|album by Duran Duran|
|Released||11 February 1993|
|Studio||Privacy Studio, London, UK|
|Genre||Alternative rock, pop rock, soft rock|
|Writer(s)||Duran Duran, Milton Nascimento, Lou Reed|
About the album
After the relatively poor showing of Big Thing and Liberty, the direction of this album was more tightly controlled by EMI than their previous work. The record company made an agreement to fund the initial demos for a new album, and supply further funding on approval of their work. Morale inside of the band was low. Lead guitar player Warren Cuccurullo stepped up to lead the new project. He said: "I was the hungriest. I wanted success, I wanted to go beyond where we had gone before. I'm not saying the others weren't motivated, but all I had was my music". Warren felt part of the reason that the previous two Duran videos were snubbed by MTV was because the channel was having so much success with the MTV Unplugged series, and wanted the new songs to be developed acoustically in that style. Warren's home in Battersea (which he bought from Simon) was converted into a recording studio, and he invited Nick over to hear demos of the new songs. Nick said he loved the idea of a home studio, to get away from the clinical atmosphere of the studios and their "fake plastic plants".
Warren developed a disciplined style of working that the band had lacked for many years. Within weeks, the spirits of the band members lifted, as they heard acoustic demos of what would turn out to be Ordinary World, UMF, Shelter, Too Much Information and Love Voodoo. The tempo of Ordinary World was slowed down to a balled, with the lyrics being written very quickly "out of nowhere", as Simon reflected on the death of his friend David Miles. Nick said the song developed as they were jamming, and seemed to "come together out of thin air", as Simon sang the lyrics. The demo's were played to EMI Execs in the Summer of 1991, who agreed to fund further work on the new album. The label was very pleased by the early composition "Ordinary World", immediately sensing a potential hit single.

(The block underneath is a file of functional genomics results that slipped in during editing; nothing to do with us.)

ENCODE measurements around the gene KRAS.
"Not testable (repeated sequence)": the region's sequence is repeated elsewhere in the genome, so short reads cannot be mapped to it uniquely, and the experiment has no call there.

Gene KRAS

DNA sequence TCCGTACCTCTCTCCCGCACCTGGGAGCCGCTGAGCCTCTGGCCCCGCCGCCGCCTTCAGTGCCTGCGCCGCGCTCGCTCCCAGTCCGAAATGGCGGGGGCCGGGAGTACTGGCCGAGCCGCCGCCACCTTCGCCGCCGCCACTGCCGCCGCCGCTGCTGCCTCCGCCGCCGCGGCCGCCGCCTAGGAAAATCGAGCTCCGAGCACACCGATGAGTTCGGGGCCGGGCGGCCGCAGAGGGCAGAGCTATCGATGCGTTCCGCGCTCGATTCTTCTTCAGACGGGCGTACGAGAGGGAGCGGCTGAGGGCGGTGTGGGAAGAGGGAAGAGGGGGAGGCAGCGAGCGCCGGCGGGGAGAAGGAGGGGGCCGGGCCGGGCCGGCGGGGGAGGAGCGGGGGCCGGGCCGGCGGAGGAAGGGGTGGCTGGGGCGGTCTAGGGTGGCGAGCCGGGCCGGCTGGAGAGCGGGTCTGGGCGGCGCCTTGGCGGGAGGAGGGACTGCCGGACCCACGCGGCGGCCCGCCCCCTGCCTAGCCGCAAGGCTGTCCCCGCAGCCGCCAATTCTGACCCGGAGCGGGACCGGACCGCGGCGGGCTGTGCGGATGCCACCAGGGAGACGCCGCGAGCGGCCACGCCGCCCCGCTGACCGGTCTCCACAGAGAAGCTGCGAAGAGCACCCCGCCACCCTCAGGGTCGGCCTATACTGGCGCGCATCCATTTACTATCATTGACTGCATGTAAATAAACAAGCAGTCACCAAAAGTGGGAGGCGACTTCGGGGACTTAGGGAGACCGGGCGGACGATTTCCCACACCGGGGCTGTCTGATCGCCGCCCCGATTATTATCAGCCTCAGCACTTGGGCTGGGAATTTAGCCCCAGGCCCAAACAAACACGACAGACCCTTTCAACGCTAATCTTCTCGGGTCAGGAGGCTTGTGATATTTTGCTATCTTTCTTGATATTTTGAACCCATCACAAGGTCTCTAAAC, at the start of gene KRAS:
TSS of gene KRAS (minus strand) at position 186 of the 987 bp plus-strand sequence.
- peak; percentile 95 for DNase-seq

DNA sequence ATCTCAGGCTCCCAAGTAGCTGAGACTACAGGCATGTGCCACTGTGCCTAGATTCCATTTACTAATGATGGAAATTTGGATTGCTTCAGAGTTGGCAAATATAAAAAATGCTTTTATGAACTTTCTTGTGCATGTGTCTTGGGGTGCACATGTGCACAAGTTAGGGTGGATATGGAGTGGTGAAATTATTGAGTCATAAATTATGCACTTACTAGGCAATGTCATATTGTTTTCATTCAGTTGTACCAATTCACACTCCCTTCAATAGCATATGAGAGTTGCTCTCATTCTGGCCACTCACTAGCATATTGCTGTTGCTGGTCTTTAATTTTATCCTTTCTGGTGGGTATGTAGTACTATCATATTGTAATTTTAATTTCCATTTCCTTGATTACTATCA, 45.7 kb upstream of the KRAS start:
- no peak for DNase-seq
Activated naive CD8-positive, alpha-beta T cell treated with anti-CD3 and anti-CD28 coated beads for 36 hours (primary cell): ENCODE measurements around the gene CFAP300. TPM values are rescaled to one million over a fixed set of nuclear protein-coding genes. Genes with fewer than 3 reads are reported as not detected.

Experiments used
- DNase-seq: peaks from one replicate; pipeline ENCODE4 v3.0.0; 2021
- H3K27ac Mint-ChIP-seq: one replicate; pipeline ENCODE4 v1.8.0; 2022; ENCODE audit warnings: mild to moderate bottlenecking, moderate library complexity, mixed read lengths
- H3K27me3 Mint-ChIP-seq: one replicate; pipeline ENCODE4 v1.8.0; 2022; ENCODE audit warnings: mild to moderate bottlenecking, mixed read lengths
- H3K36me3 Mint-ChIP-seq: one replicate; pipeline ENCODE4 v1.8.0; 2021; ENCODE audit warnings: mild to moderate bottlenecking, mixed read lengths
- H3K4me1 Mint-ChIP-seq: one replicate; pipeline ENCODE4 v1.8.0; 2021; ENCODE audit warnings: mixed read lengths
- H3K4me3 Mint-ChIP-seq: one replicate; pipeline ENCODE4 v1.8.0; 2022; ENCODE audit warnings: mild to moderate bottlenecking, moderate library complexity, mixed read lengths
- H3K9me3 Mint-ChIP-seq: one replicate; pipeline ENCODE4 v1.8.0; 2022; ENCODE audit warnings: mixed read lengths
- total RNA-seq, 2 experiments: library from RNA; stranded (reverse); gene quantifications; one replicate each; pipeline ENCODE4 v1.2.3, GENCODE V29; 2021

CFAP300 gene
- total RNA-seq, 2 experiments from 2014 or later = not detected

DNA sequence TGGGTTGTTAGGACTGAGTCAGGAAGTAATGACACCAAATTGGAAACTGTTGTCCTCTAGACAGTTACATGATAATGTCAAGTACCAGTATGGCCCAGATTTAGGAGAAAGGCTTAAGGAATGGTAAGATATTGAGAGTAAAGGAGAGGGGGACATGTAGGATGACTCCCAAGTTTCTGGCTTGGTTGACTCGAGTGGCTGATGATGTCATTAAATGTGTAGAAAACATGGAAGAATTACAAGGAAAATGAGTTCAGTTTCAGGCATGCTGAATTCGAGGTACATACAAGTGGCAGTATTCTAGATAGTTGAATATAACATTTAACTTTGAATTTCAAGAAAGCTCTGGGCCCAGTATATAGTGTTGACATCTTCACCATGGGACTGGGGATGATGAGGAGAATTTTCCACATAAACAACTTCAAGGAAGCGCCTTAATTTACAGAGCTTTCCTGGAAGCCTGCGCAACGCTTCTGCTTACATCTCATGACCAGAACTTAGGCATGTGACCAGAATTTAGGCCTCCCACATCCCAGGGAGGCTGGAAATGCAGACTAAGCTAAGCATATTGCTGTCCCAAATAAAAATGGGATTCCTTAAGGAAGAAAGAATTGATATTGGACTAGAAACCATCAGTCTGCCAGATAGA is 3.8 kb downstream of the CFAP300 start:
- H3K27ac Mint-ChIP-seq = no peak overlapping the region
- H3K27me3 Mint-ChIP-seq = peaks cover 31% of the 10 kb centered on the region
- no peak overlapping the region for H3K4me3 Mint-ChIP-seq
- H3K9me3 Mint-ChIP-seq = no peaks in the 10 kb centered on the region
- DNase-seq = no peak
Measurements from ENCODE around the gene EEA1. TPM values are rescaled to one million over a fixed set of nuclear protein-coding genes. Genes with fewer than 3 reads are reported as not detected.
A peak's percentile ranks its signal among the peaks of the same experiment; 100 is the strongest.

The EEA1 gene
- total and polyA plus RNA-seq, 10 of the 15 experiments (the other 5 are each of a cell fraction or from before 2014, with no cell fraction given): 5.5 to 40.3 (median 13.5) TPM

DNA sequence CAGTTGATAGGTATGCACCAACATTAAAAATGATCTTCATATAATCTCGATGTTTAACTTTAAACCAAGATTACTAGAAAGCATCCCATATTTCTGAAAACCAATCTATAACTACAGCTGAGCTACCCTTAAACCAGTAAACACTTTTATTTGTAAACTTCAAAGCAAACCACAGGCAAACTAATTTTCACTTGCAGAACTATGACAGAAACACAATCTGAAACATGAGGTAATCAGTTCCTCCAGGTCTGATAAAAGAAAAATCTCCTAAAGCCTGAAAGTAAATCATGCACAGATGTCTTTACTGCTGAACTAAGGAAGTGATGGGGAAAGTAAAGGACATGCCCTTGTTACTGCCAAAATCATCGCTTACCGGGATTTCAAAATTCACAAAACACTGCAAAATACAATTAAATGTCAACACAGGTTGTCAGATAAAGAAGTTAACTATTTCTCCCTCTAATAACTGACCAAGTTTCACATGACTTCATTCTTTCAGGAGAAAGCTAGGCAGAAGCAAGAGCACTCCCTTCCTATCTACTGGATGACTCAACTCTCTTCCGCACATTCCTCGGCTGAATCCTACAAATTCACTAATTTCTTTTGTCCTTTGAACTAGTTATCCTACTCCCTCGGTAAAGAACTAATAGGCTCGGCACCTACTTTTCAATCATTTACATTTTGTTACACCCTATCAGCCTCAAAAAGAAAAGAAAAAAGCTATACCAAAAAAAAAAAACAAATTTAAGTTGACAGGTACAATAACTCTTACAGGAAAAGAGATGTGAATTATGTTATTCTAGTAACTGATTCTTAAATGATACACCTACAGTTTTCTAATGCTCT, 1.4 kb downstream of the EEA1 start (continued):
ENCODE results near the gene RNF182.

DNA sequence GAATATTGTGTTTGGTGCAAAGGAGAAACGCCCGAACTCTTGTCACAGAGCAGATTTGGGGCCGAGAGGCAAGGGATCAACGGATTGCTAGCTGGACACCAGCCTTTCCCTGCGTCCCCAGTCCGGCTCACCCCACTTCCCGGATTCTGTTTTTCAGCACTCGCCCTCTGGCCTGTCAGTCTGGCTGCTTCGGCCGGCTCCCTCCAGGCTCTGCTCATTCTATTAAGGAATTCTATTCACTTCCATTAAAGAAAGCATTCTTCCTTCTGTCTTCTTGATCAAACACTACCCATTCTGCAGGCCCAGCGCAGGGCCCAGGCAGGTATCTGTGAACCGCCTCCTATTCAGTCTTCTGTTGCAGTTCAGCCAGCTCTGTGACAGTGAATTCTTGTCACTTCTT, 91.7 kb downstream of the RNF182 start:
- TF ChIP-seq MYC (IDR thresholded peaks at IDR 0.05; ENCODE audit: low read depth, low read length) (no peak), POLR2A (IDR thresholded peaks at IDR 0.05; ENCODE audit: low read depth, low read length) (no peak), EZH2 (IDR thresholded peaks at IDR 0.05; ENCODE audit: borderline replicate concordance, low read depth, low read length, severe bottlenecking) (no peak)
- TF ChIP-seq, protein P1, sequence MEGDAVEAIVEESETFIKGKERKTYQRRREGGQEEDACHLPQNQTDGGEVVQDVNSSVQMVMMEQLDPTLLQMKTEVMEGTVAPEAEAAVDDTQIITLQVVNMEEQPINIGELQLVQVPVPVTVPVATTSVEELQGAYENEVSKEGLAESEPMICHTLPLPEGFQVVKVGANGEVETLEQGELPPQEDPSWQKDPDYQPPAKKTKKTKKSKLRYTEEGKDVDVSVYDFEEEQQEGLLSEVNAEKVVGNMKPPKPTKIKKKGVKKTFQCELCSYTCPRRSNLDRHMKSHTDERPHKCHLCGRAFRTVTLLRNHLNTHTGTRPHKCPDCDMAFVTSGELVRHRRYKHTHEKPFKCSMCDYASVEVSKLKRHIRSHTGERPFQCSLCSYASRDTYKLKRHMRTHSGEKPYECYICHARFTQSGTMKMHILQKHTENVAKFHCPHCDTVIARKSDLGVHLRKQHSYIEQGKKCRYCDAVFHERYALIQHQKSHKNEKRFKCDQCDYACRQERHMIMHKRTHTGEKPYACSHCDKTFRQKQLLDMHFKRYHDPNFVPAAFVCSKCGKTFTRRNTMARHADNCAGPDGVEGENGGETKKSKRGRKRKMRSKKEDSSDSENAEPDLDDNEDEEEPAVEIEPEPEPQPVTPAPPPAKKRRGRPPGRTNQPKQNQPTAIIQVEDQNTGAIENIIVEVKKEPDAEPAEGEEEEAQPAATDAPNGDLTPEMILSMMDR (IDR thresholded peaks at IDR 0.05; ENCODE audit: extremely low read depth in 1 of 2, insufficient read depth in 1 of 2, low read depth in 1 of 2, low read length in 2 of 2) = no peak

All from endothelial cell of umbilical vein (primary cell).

The album was recorded almost entirely at Privacy Studio in the living room of Warren Cuccurullo's house in Battersea, London by John Jones. Recording of the album was completed in early 1992, with a planned mid-year release by Capitol Records in the United States. However, Duran Duran's new management company, Left Bank, was distressed at the label's apparent lack of enthusiasm for the promotion of the album, and had it temporarily pulled from the release schedule. The album was subsequently shelved, and scheduled for release at some point in 1993.
During this hiatus, John Taylor returned to his wife in Los Angeles, and Le Bon, Rhodes and Cuccurullo began working on a few cover songs for what would later become the Thank You album. At one point, Warren played a slow guitar riff derived from the earlier Duran Duran song "First Impression" to John Jones., which sparked the quick creation of the song "Come Undone." This was rapidly included in the upcoming album along with Femme Fatale.